What a garbage article. The neighborhood is full of immigrant walk-ups? Has the writer ever been to Two Bridges? A smattering of walk-ups are dominated by hulking commie blocks and the new towers would have included ~1,000 new units of aff housing.
And rightfully so. The US doesn’t use the metric system. Making comparisons between US and foreign cities isn’t fair. Who cares if a Chinese city has more “defined skyscrapers or supertalls” than New York. New York doesn’t give a flip about 984 feet versus 1000 versus 500 versus 250 feet. Developers just build what they want. I wish more than anything the CTBUH never defined these terms using meters!
With these towers at 260 South Street, 247 Cherry and 249 Clinton, Two Bridges will start to look a little bit like a mini-financial district. This could also put pressure on many of the owners of smaller buildings in the main segment of the financial district to get more serious about what is actually on their properties. This is especially the case coming out of a serious pandemic where older, smaller buildings have proven to be riskier than their larger counterparts. Key word here is larger. The need for these buildings goes beyond simply the effects they will have on their own properties. This could force action citywide, in more outdated areas of the city that need the upgrades.
Another slap in the face to the US was the CTBUH declaring the Sears-Willis tower shorter than the Patronus Towers in Kuala Lumpur. Nobody would look at those towers and say they are “taller,” since the Willis Tower had a higher floor height, higher floor count, and an antenna that is 300 feet taller! Further, the John Hancock Center in Chicago is 1500 feet to the antenna, but the Empire State Building is considered officially taller because its roof height is taller, despite its antenna reaching 1454.
It’s all useless. I think absolute pinnacle height is the only relevant standard.
I agree with your general point, but the media’s frequent tendency to label towers under 300 meters as “supertalls” is misleading and only gins up more needless NIMBYism–it’s easier to get people riled up against a scary-sounding “supertall” than a mere skyscraper or high-rise.
Beautiful. The photo posted above makes the project look a bit smaller, but the renderings below show the sheer scope of this upcoming project. This has to be my favorite upcoming project. That area will soon be a new skyline on the East River. They need to hurry this development up! Can’t wait.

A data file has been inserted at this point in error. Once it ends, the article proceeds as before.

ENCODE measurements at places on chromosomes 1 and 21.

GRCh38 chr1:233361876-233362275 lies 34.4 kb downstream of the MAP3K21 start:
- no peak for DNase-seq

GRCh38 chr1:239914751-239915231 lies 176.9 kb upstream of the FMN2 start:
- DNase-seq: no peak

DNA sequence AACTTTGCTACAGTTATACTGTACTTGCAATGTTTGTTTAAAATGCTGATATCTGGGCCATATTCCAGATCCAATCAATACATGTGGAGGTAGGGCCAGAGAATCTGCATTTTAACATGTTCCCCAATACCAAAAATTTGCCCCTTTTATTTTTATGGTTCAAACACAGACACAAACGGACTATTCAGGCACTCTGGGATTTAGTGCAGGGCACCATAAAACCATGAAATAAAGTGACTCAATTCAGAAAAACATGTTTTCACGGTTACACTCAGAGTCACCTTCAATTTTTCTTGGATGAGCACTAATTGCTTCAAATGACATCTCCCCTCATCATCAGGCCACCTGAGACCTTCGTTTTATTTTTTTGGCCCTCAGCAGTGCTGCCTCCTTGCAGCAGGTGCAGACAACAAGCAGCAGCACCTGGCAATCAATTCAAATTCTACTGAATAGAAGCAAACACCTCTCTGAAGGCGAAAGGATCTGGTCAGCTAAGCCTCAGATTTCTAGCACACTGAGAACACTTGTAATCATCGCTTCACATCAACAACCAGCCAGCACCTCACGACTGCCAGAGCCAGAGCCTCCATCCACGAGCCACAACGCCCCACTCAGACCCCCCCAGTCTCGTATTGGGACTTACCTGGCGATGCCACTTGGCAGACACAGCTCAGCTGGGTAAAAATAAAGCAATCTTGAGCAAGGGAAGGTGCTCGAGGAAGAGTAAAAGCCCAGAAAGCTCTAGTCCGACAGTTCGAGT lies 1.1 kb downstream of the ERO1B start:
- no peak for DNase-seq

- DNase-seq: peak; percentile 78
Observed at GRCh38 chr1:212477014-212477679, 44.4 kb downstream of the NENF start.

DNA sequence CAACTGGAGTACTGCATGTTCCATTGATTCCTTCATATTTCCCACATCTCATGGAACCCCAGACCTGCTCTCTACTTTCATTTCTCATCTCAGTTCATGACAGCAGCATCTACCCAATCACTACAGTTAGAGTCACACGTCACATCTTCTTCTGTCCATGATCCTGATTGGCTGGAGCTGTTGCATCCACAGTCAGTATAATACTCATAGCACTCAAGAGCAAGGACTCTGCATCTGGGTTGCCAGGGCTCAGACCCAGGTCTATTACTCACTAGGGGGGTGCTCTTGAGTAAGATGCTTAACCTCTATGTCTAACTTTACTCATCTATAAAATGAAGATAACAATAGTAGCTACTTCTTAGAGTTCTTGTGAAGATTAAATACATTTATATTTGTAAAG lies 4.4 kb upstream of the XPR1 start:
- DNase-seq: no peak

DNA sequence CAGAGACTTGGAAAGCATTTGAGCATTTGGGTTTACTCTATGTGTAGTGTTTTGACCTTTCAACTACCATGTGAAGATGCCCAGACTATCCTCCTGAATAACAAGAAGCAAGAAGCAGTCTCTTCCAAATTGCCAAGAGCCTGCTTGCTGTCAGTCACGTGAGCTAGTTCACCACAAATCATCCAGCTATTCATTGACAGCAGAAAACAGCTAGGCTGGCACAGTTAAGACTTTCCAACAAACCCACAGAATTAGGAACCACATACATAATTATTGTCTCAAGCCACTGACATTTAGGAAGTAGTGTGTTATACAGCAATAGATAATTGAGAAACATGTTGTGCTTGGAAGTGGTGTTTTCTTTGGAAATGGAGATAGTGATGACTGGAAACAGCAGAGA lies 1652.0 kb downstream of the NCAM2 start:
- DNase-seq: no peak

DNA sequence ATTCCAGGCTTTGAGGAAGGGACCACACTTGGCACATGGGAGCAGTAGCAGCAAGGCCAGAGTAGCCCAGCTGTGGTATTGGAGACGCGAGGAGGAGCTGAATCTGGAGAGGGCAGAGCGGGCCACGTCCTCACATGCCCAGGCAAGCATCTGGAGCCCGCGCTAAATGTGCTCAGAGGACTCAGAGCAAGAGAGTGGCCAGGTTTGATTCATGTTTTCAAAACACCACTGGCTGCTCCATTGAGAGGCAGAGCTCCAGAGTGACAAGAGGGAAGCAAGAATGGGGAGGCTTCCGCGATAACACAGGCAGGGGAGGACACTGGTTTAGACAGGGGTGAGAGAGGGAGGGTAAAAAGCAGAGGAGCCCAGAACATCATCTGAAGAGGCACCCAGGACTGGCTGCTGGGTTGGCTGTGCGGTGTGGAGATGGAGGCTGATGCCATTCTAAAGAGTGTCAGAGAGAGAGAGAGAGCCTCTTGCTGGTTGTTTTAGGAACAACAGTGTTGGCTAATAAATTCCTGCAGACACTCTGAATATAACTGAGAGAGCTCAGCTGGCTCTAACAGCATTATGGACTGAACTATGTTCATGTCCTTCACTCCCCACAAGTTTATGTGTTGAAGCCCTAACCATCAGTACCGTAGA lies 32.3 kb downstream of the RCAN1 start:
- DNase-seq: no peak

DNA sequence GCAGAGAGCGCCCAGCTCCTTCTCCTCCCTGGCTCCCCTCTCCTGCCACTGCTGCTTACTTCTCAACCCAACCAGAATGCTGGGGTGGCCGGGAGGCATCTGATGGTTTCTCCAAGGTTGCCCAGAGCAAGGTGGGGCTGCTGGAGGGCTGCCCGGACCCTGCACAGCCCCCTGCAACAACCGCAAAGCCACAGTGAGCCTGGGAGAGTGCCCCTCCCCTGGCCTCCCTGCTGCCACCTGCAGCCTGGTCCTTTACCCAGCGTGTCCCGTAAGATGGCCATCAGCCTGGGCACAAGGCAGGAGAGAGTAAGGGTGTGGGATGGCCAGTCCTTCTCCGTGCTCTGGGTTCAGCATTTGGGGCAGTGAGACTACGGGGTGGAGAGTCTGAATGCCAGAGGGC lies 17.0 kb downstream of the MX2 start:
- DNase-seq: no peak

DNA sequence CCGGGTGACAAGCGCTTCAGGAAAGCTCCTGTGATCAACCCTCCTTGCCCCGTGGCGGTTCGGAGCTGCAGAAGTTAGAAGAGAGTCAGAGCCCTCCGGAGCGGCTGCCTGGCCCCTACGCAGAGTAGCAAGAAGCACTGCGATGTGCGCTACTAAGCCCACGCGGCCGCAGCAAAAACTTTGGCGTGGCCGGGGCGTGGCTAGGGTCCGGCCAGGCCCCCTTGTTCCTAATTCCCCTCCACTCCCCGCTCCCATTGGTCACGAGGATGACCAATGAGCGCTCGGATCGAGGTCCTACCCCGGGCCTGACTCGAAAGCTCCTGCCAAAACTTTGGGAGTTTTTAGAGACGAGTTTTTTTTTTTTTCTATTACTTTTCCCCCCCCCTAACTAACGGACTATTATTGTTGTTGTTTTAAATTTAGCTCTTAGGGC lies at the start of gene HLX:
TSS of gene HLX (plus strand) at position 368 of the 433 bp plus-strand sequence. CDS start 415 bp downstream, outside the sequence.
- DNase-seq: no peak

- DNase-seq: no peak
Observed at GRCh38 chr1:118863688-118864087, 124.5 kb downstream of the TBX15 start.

Modernist, minimalist and beautiful. In the near future there will be multiple tall glass clad towers clustered together near the shore line; it will look a bit like an east river version of Hudson Yards.
This should really be the trend; There are plenty of mid-century housing projects which need improvements and enhancements, so there are ways to improve;
In Manhattan, you could just do total, blowout upgrades with new, glass high-rises that can house much more people, enhanced common areas with much better services and amenities, and built-in connections to the subway and various mass transit opportunities.
In the outer boroughs, one may do lower-rise extensions that activate the urban edge, providing a needed boost in density and housing capacity to many of those tower-in-the-park developments, and still enhancing the common areas with modern services and amenities.
Department of Buildings Issues Foundation Permits for 70-Story Tower on South Street
The controversial 70-story tower slated for the Lower East Side waterfront received a major boost this week.
Department of Buildings yesterday issued permits for the gargantuan foundation at 265 South Street, thus allowing owner-developer Chetrit Group to take advantage of the 421a tax exemption which is set to expire June 15.
The applications for the Support of Excavation and the Foundation were together approved by the city agency last week. We’re told that plan examiners determined all required items associated with the applications had been properly submitted, and that plans for the rear parking lot of Lands End II complied with applicable code and zoning regulations.